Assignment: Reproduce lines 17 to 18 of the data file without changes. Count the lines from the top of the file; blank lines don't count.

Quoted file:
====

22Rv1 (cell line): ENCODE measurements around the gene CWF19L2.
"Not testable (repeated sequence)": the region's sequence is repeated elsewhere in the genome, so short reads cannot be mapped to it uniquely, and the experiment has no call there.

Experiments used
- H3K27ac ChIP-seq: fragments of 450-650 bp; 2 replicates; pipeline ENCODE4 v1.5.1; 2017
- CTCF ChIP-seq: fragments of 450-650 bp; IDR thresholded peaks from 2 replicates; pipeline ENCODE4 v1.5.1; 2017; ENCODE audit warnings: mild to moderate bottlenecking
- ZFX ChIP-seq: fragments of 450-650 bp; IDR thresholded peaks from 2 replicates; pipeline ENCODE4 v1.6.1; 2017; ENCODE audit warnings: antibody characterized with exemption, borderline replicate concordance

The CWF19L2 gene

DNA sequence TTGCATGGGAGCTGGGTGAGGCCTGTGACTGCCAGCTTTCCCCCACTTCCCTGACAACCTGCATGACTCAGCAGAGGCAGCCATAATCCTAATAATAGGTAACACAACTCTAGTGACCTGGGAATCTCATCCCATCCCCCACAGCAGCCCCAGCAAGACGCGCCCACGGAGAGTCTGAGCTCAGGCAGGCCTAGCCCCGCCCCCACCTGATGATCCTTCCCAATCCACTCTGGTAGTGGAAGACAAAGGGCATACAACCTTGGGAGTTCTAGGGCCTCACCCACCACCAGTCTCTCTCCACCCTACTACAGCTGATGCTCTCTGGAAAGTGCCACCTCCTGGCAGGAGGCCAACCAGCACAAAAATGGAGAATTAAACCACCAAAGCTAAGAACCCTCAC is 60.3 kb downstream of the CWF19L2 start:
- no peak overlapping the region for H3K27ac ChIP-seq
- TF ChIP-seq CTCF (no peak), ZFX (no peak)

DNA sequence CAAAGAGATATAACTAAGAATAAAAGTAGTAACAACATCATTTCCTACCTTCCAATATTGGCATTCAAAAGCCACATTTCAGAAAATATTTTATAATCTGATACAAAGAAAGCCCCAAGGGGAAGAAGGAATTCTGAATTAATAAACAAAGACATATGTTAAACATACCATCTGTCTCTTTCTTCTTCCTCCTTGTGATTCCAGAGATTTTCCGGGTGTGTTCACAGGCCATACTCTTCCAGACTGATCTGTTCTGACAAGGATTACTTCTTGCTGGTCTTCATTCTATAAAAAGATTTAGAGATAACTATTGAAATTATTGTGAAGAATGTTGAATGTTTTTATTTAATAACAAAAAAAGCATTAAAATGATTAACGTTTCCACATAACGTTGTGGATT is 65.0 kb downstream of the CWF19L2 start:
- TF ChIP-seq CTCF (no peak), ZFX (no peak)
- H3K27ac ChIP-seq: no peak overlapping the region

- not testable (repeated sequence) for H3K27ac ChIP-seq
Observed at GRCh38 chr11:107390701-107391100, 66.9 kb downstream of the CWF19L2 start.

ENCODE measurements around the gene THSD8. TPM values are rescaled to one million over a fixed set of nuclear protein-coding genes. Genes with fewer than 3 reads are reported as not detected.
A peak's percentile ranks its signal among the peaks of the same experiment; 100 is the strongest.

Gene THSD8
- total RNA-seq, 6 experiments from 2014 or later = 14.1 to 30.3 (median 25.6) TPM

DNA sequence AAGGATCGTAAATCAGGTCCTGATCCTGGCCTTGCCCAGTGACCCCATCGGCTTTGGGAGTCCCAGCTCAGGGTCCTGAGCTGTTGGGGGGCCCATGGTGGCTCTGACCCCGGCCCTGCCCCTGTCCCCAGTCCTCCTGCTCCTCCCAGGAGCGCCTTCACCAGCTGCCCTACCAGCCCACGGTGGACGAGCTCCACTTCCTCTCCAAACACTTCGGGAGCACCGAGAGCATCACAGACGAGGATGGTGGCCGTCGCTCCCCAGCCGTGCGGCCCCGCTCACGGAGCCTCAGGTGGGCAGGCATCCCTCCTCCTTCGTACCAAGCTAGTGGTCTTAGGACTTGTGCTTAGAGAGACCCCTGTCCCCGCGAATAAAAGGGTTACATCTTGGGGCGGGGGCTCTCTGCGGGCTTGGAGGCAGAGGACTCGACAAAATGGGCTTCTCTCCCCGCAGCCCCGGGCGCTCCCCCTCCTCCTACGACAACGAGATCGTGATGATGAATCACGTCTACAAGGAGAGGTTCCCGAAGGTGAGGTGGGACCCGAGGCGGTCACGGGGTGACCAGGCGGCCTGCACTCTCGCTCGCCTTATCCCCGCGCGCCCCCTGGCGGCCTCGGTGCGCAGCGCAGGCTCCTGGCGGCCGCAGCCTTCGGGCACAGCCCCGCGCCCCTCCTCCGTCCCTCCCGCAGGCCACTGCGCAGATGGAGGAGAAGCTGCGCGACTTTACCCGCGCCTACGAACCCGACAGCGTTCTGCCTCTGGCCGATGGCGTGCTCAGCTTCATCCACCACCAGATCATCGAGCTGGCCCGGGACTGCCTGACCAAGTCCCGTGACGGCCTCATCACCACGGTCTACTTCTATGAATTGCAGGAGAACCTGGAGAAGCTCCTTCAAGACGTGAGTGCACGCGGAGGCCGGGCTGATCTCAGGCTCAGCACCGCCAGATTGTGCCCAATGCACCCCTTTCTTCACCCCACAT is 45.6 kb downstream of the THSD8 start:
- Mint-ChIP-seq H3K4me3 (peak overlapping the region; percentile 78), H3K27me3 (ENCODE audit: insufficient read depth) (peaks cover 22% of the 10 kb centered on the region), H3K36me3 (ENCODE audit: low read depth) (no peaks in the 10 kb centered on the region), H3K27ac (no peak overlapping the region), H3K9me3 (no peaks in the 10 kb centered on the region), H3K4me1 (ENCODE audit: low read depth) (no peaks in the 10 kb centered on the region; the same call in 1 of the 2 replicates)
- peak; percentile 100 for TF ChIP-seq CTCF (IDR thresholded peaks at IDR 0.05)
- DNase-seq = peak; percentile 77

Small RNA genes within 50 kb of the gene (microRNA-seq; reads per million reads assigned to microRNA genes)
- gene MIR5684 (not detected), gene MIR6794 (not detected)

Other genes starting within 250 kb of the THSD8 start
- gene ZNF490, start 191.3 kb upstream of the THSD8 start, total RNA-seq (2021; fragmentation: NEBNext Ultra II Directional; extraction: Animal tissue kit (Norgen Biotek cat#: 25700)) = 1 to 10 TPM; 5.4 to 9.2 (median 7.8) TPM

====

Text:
A peak's percentile ranks its signal among the peaks of the same experiment; 100 is the strongest.

Gene THSD8